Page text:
Tue Jul 10, 2018 8:21 am
A) I dropped the crank at RIMCO to balance with the engine and asked them to sell me the correct main bearings.

B) Someone should write a step by step process for engaging with machine shops..

a) Then it is categorically on them. They sold you the incorrect main bearings.

b) You know, that is a good idea . . . .
Colin
BobD - 78 Bus . . . 112,660 miles
Chloe - 70 bus . . . 206,845 miles
Naranja - 77 Westy . . . 121,400 miles
Pluck - 1973 Squareback . . . . . . 55,570 miles
Alexus - 91 Lexus LS400 . . . 92,435 miles

User avatar
tommu
Old School!
Location: Sunny Burbank
Status: Offline

Re: Tommu Engine Re-Re-Rebuild

Post by tommu » Sat Jul 14, 2018 11:41 am

This is a brass bore brush that snapped off at the thread of the adapter threads as I was pulling it out of the gallery while cleaning the case in detergent. The threads are just inside the gallery - too far down for a pair of pliers and too precarious for me to try anything brutal like an EZout.

Image

The case is currently with an Engineering Discharge Machining specialist for removal. The hope is they can spin of the threaded adapter from the brush and then use a new threaded rod to pull the brush out. The way this is all going.. we will see :shaking:

This is what you can see:
Image
And this what the brush itself looks like
Image

Jivermo
IAC Addict!
Status: Offline

Re: Tommu Engine Re-Re-Rebuild

Post by Jivermo » Sat Jul 14, 2018 12:39 pm

Oh, brother...what a nightmare this is. Can you get a small, very high quality new drill bit to lightly drill into that affair, and then work a small screw into the hole, to pull it out?

User avatar
tommu
Old School!
Location: Sunny Burbank
Status: Offline

Re: Tommu Engine Re-Re-Rebuild

Post by tommu » Sat Jul 14, 2018 4:26 pm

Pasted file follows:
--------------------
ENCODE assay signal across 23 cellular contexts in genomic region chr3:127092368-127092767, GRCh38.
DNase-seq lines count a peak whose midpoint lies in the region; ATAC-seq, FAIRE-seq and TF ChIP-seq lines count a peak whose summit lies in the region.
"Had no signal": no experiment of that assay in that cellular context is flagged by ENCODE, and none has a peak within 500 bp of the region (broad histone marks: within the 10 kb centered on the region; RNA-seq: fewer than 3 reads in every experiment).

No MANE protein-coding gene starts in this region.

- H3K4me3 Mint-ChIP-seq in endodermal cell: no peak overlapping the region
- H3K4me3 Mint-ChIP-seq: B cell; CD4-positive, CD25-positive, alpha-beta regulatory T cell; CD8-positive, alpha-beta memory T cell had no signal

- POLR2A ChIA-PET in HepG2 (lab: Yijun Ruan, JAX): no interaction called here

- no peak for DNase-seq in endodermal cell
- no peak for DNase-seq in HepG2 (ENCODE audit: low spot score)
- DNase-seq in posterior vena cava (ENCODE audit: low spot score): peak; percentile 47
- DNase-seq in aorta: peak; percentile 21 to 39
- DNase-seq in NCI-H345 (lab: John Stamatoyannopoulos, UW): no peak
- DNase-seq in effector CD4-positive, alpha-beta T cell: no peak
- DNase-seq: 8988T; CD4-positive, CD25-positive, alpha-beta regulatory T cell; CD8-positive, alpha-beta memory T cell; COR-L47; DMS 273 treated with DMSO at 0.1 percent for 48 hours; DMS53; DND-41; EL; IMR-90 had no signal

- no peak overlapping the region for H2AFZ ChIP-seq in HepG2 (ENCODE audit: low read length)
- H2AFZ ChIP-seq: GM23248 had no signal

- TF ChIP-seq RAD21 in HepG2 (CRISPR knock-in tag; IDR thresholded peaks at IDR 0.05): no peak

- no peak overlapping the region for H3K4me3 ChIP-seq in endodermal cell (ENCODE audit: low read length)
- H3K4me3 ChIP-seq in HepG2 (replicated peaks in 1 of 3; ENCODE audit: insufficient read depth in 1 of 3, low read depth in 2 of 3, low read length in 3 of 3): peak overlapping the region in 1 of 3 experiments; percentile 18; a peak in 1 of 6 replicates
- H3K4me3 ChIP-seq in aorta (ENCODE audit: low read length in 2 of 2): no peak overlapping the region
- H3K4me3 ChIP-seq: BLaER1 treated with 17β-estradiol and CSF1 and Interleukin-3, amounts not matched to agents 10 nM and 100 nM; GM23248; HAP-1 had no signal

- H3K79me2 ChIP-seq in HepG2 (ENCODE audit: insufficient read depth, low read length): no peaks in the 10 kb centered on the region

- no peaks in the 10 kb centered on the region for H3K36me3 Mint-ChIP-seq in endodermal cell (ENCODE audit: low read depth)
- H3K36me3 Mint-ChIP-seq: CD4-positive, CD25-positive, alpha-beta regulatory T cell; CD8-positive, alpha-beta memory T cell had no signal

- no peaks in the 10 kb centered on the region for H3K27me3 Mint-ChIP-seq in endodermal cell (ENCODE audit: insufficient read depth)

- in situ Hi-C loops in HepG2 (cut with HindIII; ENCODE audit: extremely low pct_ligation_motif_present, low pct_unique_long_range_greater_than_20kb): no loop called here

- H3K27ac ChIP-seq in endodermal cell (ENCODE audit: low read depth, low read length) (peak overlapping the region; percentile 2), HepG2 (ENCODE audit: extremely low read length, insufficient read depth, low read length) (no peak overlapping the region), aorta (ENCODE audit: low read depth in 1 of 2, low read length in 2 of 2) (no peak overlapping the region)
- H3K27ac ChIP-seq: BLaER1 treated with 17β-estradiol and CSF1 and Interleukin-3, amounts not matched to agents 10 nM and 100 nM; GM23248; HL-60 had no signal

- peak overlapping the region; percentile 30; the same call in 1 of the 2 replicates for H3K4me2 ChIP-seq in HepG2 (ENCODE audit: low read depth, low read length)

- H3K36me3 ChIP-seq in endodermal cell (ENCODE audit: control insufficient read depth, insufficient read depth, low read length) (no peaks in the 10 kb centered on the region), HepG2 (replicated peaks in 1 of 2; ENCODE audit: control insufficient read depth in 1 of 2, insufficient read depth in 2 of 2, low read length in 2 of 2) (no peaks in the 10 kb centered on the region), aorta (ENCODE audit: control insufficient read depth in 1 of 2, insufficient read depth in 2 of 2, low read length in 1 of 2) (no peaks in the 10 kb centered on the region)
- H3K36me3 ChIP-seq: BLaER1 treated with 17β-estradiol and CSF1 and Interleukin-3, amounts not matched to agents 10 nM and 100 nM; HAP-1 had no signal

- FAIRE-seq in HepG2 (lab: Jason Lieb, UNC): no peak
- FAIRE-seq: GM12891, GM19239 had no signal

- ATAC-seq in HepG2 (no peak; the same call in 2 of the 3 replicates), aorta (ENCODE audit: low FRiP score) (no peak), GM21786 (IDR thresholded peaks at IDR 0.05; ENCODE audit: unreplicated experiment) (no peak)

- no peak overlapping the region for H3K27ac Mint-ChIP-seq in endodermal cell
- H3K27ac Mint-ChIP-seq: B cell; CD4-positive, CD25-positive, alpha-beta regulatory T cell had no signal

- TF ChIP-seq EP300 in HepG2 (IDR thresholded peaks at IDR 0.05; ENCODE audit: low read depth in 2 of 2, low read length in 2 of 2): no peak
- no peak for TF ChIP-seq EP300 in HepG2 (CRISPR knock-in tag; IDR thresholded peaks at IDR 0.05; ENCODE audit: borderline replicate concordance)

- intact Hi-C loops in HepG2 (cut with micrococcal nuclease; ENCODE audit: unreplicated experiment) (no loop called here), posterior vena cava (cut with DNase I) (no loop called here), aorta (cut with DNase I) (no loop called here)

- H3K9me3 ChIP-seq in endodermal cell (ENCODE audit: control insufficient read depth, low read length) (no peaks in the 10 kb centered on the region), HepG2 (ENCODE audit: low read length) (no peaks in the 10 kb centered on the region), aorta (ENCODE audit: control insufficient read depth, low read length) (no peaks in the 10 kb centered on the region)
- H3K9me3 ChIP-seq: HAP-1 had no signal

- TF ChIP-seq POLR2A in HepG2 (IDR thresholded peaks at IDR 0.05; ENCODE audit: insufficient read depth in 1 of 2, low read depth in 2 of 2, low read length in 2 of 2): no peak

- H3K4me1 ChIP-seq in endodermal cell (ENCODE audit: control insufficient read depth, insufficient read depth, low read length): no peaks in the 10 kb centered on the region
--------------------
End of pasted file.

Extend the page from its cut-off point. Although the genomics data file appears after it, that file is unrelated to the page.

Jivermo wrote:
Sat Jul 14, 2018 12:39 pm
Oh, brother...what a nightmare this is. Can you get a small, very high quality new drill bit to lightly drill into that affair, and then work a small screw into the hole, to pull it out?
I thought about that and an EZout. I had already ground down the tips of some some small pliers to see if I could get some grip without touching the gallery. It's all such a tight fit and so delicate that I've taken it to somewhere that should be able to remove it for me. I hope. The perfect tool would be an 8/36 stud extractor slim enough to slip into the gallery. And I don't think they exist!

User avatar
tommu
Old School!
Location: Sunny Burbank
Status: Offline

Re: Tommu Engine Re-Re-Rebuild

Post by tommu » Sat Jul 14, 2018 4:32 pm

And here's the latest example of devastation that grit or glass bead can do to an engine:

Image

These are brand new Blueprint HAM heads. That's a gouge in the valve stem I can feel with by finger. It's been caused by grit trapped between the valve stem and the adjusted screw. I emailed Len for advice and he recommended lash caps. A sensible solution but it really sticks in the throat to need them on a new head. Am I being fussy if I think about paying for new valves? I need to take a close look at the screws too. I bought OEM VW adjusting screws and will be pissed if I need to replace them too.

The lesson here is not to let anyone bead blast your pushrods for you. Or anything else that goes near the inside your engine. It's devastating.

Post Reply